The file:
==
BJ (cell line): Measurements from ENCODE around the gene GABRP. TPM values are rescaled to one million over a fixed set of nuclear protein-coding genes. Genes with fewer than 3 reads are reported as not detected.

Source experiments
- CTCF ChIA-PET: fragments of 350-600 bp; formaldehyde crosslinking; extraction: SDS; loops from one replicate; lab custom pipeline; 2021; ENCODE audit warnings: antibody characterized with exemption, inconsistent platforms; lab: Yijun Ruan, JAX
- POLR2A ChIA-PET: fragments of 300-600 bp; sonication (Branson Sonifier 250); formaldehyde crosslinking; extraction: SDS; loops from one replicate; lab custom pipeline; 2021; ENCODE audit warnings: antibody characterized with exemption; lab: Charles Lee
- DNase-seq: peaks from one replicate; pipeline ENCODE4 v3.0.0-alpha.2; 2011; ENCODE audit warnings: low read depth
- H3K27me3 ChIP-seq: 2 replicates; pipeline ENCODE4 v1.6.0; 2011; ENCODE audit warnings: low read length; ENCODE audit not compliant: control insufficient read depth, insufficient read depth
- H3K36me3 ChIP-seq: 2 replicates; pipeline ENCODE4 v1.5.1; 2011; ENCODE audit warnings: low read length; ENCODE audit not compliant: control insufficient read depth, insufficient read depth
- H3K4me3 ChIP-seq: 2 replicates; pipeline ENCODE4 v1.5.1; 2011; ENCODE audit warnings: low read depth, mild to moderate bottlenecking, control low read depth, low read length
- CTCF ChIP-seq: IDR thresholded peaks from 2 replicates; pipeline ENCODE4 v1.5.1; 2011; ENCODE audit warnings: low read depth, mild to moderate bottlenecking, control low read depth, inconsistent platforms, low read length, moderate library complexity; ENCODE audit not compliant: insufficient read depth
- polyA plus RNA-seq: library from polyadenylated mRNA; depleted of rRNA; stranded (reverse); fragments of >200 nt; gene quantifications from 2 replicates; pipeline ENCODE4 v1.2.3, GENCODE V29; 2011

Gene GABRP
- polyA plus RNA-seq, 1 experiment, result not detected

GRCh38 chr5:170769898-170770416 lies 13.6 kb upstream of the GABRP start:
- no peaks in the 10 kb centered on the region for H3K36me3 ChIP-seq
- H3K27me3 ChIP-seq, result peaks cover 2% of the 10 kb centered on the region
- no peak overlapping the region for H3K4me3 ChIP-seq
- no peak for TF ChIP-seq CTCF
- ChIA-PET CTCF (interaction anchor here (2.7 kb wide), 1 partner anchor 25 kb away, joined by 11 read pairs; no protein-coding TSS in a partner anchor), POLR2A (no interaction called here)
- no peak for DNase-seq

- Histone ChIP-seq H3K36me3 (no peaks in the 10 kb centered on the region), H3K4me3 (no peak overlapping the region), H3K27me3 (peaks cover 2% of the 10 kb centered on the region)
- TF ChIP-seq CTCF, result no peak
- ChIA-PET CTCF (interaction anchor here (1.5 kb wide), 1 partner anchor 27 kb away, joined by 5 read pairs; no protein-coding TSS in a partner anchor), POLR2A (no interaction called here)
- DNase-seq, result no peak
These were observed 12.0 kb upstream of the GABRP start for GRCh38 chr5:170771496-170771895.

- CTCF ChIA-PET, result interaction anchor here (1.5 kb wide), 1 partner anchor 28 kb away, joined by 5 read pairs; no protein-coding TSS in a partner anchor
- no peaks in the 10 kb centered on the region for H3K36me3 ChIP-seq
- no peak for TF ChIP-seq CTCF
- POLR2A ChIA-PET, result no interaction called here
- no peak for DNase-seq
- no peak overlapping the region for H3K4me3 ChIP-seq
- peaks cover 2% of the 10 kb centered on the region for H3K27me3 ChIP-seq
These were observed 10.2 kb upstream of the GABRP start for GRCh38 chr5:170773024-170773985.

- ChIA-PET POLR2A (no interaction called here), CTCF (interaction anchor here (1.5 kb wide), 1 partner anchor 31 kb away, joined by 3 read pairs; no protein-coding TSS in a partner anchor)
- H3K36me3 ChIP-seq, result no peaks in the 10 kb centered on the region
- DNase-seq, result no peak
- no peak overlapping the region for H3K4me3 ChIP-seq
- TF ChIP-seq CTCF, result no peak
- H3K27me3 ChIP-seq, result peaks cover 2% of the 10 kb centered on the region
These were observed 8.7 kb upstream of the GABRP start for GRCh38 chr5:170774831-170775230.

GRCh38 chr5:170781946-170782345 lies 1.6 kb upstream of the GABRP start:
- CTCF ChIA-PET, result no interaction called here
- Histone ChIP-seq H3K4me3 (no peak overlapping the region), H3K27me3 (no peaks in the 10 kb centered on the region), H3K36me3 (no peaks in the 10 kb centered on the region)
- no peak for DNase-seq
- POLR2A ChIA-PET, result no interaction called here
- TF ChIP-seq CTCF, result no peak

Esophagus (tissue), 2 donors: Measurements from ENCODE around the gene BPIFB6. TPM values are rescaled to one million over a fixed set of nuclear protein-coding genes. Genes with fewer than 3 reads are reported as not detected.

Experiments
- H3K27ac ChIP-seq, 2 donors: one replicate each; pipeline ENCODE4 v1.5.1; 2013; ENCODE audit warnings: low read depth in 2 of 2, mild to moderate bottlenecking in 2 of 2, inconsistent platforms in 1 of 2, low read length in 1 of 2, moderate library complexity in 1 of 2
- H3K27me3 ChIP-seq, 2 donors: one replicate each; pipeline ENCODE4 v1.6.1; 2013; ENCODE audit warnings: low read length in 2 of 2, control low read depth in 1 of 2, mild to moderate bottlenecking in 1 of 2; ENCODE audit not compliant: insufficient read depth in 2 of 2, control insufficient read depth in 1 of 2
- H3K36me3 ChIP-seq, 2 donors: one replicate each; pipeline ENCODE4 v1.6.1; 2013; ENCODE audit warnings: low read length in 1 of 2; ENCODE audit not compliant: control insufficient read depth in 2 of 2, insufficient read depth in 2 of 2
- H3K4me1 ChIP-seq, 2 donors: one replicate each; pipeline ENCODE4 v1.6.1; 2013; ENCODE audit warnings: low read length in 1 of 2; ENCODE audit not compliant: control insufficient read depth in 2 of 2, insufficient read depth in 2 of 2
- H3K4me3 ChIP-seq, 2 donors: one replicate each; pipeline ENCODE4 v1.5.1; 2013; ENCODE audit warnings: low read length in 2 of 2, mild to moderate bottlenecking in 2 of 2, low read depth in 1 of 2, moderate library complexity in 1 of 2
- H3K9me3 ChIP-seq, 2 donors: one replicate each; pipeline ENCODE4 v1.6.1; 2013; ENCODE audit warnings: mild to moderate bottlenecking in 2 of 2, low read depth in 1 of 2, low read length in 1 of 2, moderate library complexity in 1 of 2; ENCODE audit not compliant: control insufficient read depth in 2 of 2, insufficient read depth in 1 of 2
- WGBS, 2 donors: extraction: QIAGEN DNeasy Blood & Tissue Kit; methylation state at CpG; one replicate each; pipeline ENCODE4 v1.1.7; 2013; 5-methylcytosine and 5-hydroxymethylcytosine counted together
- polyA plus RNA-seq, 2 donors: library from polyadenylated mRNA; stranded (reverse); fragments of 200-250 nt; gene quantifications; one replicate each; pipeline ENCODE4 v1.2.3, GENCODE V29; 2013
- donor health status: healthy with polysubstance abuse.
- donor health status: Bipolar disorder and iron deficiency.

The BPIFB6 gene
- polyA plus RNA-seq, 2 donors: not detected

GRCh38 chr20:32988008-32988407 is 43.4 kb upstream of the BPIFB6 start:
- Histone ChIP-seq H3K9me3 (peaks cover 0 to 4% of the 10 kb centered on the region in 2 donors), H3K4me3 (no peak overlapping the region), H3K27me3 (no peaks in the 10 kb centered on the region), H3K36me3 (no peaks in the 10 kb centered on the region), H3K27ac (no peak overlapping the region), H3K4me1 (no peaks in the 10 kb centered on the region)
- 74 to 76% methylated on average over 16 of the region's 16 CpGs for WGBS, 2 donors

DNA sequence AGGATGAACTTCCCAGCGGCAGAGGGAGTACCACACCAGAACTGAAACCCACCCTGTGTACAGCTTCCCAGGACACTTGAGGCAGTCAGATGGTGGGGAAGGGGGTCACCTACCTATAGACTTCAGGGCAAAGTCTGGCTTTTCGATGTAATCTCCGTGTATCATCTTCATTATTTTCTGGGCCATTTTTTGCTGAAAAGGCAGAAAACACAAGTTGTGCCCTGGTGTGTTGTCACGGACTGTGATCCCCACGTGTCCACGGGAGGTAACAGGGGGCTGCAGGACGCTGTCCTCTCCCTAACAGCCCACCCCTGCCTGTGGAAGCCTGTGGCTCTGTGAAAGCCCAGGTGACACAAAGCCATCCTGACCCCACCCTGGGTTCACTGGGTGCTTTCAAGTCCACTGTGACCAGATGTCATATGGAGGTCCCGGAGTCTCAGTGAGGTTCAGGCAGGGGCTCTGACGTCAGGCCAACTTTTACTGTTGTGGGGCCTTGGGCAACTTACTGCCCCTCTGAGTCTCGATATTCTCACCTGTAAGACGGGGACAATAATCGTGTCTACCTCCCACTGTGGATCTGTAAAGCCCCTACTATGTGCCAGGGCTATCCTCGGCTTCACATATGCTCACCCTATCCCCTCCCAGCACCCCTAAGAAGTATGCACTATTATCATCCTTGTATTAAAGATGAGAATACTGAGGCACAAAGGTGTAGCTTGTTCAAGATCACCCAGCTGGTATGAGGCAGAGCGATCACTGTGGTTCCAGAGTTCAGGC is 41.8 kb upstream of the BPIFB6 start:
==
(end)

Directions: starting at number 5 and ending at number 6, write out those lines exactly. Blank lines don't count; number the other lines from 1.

- DNase-seq: peaks from one replicate; pipeline ENCODE4 v3.0.0-alpha.2; 2011; ENCODE audit warnings: low read depth
- H3K27me3 ChIP-seq: 2 replicates; pipeline ENCODE4 v1.6.0; 2011; ENCODE audit warnings: low read length; ENCODE audit not compliant: control insufficient read depth, insufficient read depth